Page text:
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Invisible energy consumption and sustainability


How monitoring assets and analytics can lead to energy and cost savings

Sustainability is a critical part of business strategies in all industries. Most start with the basic steps like saving energy and implementing green practices. Some stretch further, lobbying industry partners to refine best practices for manufacturing using post-consumer materials, buying carbon credits, or engaging employees at home and in the office in a culture of sustainability. All are good and, increasingly, are benefiting the bottom line as well as society and the environment.

There are hidden culprits that thwart sustainability efforts, though. Even with the best intentions and sustainability guidelines in place, corporate, educational, medical, and industrial initiatives can lose steam without clear measurements of success. The answer is simply having data to make informed decisions – decisions that highlight sustainability results and help deliver on a range of organizational goals.

WattIQ, formerly known as Ibis Networks, started in 2013 to solve the problem of wasted (or vampire) energy consumption; power used even when electrical devices are not in use or in standby mode. Vampire loads can account for 35 to 40% of a building’s energy use. WattIQ uses a unique algorithm and machine learning applied at the device level to provide a wealth of data, including energy use, asset utilization, functional properties, and even where devices are located.

From a sustainability perspective, this ability, made possible through a simple smart plug, checks off more boxes than previously possible at the enterprise level:

  • Energy usage – know how many kWh each device is using and how frequently and at what time of day/week/month/year the device is actually used
  • Maintenance contracts – get the value of costly preventive maintenance contracts that are based on hours of use
  • Device health – know in real-time if assets are functioning properly, and make repairs before the problem impacts usage, workflow and budget
  • Asset management and procurement – be able to see if more equipment of a certain type is needed, or if current inventory can be re-allocated, shared, or even sold

Joe Fullerton, Energy and Sustainability Manager for the San Mateo County Community College District in California, is recognized nationally for pushing the boundaries on technology integration as a tool for effecting sustainability change. He’s especially passionate about bringing energy to life for students and regularly uses the “Campus as a Living Laboratory.” It is his view that students can best learn by solving real world problems in safe and supportive environments. This has the added benefit of helping create sustainability leaders for the future while helping Joe solve sticky problems around his three-college district today. Among his multitude of awards, Joe has been recognized for an advanced energy monitoring system that he helped implement.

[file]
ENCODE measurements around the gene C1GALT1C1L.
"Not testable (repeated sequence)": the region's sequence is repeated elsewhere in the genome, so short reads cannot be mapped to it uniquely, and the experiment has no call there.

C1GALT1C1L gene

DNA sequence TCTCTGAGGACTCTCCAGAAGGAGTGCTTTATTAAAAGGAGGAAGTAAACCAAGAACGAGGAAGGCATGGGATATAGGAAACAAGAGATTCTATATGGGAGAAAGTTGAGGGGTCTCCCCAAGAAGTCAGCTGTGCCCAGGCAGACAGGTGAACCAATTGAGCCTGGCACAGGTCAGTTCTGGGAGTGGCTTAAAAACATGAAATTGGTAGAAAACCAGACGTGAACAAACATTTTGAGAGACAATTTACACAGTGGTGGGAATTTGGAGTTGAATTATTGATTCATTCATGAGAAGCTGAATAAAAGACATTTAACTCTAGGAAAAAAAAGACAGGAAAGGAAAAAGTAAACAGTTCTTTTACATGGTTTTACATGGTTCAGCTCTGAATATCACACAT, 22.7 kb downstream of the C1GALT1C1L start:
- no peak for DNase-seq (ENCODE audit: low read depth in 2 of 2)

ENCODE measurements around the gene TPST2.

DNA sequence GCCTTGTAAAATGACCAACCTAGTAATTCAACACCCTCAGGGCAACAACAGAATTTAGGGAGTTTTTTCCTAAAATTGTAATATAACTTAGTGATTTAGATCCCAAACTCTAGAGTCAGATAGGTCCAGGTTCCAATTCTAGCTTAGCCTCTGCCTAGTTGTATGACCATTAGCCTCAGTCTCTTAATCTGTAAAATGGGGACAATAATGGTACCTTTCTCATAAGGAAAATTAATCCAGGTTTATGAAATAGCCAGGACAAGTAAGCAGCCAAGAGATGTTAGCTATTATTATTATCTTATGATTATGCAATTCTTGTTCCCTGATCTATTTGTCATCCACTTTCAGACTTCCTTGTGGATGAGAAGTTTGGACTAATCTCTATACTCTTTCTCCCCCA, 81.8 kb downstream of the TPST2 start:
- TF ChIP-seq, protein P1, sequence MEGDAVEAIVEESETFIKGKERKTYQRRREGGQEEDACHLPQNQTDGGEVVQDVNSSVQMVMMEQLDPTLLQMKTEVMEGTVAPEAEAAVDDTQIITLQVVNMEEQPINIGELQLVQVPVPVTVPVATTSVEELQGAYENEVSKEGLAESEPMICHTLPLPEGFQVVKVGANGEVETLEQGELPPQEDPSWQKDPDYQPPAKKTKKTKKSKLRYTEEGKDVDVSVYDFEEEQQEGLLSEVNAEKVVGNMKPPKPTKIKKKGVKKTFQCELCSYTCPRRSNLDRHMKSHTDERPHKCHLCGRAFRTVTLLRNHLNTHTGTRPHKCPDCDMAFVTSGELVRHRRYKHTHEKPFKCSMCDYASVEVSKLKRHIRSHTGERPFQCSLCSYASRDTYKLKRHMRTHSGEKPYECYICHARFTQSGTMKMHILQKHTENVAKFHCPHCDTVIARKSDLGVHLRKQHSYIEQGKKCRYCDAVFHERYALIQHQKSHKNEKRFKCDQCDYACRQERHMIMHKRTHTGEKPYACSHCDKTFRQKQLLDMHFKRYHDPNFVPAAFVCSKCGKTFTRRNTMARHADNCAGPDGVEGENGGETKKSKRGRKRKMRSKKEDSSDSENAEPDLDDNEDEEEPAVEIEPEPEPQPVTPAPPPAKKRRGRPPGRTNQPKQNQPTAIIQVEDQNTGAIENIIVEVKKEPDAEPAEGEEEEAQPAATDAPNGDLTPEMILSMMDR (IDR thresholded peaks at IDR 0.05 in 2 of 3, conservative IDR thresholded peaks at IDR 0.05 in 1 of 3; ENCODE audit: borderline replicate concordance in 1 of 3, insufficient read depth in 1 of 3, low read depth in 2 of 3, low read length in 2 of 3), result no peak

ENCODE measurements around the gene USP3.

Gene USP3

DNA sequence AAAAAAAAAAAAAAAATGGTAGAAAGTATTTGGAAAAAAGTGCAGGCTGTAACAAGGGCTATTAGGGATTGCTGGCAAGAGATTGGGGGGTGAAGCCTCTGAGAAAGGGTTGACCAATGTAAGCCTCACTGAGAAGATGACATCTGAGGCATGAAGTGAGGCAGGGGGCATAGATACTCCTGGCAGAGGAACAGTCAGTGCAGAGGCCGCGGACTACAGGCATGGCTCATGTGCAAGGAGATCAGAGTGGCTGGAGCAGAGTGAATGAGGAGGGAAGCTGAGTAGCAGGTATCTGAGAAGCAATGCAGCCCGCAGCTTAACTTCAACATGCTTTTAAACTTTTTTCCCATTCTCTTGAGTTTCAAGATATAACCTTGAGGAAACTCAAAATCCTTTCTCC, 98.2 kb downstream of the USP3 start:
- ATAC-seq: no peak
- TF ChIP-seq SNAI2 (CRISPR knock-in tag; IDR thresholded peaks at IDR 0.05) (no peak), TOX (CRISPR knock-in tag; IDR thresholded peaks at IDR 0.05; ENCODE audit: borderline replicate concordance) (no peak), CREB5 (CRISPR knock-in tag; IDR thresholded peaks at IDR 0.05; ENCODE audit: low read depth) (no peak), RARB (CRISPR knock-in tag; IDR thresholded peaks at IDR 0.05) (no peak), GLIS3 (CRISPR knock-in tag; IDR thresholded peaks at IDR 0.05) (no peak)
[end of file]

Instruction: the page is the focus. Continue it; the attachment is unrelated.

Recently, Joe and his team were able to leverage the WattIQ system to remotely and surgically power down hundreds of devices following COVID 19 induced campus closures. This not only resulted in energy and cost savings since the buildings were not occupied, but resulted in a safe solution for those otherwise tasked with manually shutting down and unplugging thousands of devices.

As a facilities team serving an educational institution, we have a unique opportunity to engage, empower and enrich learners at every level as we solve sticky operational problems. Optimizing, electrifying and decarbonizing energy supply to address the climate crisis is one of our biggest challenges and we need as many creative minds and willing hands on the issue as possible. Energy, as opposed to water, waste, transportation and the campus biome, is especially challenging to bring to life,” he said. “Systems like WattIQ are helping us do exactly that. With advanced energy tracking, measurement and visualization tools we can better inform and involve learners from all walks while saving money on electricity. And while this technology was initially meant to help us with plug load energy conservation and serve our educational mission, we quickly saw potential benefits of asset management. It has become a multi-functional tool that helps us mitigate risk, deliver organizational value and connect with diverse audiences in powerful ways.




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